The Health Sector Cybersecurity Coordination Center released a threat brief on Thursday about a recently discovered cyber threat group known as Lapsus$.
The group, described as “effective, but also unprofessional and careless,” is possibly composed of teenagers and young adults, said HC3.
“They have successfully targeted several high-profile organizations to completion,” said the agency. “Due to the diversity of their techniques, there is no single set of effective defenses or mitigations.”
WHY IT MATTERS
According to the agency brief, Lapsus$ was first identified around April 2020.
The motives of their members – believed to be from Portugal and Latin America – include financial gain, destruction and notoriety, said HC3.
The group relies heavily on bribery and non-ransomware extortion, frequently using credential theft, multi-factor authentication bypass, social engineering, managed service provider compromise, SIM-swapping, personal email account access, bribery and self-injection into ongoing crisis-communication calls of targets.
The group has recently targeted the Brazilian Ministry of Health, along with Nvidia, Samsung, Ubisoft, Vodafone, Microsoft, LG, Okta and Globant.
HC3 zoomed in on the Okta incident, saying that the identity management service provider had its internal resources posted on the Lapsus$ Telegram channel in January.
The company said that about 366 of its customers were exposed, making up 3.5% of its base. Puzzlingly, “there has yet to be any publicly known impacts to this attack,” said HC3.
However, it said, “HC3 is aware of healthcare organizations that were compromised in this attack.”
This past month, Microsoft also announced it had interrupted source code exfiltration by Lapsus$.
Microsoft said the group had gained limited access to the infrastructure and that a code leakage would have not led to a risk increase.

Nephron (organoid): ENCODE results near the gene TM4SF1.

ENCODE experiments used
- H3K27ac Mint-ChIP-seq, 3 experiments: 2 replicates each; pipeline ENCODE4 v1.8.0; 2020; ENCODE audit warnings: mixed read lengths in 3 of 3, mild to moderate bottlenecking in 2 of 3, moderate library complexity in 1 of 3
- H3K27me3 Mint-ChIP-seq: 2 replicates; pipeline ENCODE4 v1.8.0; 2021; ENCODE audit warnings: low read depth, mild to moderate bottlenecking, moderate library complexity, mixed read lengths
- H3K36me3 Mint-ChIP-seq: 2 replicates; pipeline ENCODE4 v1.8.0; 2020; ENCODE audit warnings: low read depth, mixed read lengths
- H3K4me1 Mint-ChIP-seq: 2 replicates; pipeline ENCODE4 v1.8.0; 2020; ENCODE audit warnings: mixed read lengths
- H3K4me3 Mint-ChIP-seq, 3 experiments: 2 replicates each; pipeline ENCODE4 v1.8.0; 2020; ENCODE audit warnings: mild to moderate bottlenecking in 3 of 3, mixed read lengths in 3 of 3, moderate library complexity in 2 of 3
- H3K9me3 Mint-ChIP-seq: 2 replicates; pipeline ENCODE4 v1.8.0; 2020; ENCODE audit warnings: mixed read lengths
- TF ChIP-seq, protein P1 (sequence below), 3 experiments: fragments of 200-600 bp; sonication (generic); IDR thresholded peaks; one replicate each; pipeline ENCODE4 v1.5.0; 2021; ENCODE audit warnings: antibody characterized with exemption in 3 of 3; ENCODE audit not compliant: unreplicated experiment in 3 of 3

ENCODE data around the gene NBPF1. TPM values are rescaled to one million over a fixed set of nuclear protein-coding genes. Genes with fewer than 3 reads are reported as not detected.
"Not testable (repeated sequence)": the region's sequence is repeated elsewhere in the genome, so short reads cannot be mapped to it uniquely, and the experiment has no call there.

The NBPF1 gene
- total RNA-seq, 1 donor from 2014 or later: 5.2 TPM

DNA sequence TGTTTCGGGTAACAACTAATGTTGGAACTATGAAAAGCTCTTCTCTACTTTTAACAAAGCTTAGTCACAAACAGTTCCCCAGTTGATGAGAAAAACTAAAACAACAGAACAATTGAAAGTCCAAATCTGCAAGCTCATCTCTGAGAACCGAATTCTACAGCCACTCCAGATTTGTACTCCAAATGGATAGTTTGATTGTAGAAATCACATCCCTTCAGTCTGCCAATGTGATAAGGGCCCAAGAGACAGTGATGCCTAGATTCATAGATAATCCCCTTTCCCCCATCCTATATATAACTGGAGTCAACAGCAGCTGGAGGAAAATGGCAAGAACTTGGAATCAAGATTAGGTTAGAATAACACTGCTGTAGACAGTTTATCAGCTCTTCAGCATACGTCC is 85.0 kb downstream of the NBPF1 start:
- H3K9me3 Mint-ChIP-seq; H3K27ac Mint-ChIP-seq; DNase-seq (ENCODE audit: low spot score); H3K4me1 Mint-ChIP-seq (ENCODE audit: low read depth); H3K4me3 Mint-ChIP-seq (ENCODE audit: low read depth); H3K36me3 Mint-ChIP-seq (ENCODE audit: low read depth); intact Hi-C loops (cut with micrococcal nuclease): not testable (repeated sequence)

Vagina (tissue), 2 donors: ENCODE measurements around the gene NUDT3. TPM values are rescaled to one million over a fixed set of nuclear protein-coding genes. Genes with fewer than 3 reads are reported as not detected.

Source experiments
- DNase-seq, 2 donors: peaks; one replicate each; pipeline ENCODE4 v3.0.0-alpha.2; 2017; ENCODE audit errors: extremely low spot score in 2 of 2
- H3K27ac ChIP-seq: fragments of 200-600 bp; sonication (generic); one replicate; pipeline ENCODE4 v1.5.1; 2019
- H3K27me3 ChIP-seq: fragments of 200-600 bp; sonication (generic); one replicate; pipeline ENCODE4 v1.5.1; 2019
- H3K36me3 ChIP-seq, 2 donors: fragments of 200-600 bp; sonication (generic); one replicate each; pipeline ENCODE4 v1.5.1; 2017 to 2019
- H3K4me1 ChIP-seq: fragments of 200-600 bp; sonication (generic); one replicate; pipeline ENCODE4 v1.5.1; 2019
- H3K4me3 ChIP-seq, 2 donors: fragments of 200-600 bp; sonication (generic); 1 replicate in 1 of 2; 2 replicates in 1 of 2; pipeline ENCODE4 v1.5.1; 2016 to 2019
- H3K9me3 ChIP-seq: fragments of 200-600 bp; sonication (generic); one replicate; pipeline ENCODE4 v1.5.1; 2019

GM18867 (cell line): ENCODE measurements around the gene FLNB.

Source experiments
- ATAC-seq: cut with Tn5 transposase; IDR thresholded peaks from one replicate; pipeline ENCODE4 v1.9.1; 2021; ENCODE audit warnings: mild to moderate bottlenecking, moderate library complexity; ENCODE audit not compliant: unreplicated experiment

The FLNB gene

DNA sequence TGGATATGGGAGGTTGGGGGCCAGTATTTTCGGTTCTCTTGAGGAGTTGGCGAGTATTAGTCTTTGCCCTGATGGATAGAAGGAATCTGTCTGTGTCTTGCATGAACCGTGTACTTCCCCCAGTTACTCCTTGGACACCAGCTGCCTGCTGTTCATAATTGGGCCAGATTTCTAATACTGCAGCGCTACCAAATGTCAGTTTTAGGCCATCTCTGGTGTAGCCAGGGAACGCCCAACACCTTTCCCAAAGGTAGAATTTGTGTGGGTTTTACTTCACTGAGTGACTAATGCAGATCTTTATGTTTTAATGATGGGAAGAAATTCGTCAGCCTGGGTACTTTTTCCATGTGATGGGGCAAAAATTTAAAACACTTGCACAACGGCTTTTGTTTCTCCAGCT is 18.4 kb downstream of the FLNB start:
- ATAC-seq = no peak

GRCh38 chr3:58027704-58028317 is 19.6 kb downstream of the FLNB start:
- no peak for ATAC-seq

“The Lapsus$ members apparently fell asleep during the download,” said HC3.
The U.S. Federal Bureau of Investigation is looking for assistance in identifying Lapsus$ members.
On March 25, London police announced that they had arrested seven alleged members, including a 16-year-old from Oxford accused of being the leader.
“Ironically, members of a doxxing site who were frustrated because their information was leaked,” explained HC3, in turn leaked information about the site’s owner and administrator.
This, said the agency, “is what ultimately led to the arrests.”
Still, HC3 said, “While law enforcement has began pressuring the group and even arresting some alleged members, operations are expected to continue.”
THE LARGER TREND
HC3 has issued several warnings regarding cyber threat groups over the past six months, including LockBit and BlackMatter (since rumored to have shut down).
By far the most headline-grabbing warnings from the government, however, have concerned Russia, particularly regarding its invasion of Ukraine.
In February, the Cybersecurity and Infrastructure Security Agency released a bulletin drawing attention to the country and warning organizations to keep “shields up” to defend against cyber threats.
A month later, President Joe Biden issued his own warning, urging critical infrastructure organizations including healthcare to prepare themselves.
“Most of America’s critical infrastructure is owned and operated by the private sector, and critical infrastructure owners and operators must accelerate efforts to lock their digital doors,” said the president’s memo.
ON THE RECORD
“The geographic diversity of this group will make them especially difficult to permanently quash,” said HC3 about Lapsus$.
“The diversity of their tactics, and their lack of reliance [on] specific malware variants, make them very difficult to detect or stop,” it continued. “They have already compromised healthcare organizations and have no reason to stop.”
Kat Jercich is senior editor of Healthcare IT News.
Healthcare IT News is a HIMSS Media publication.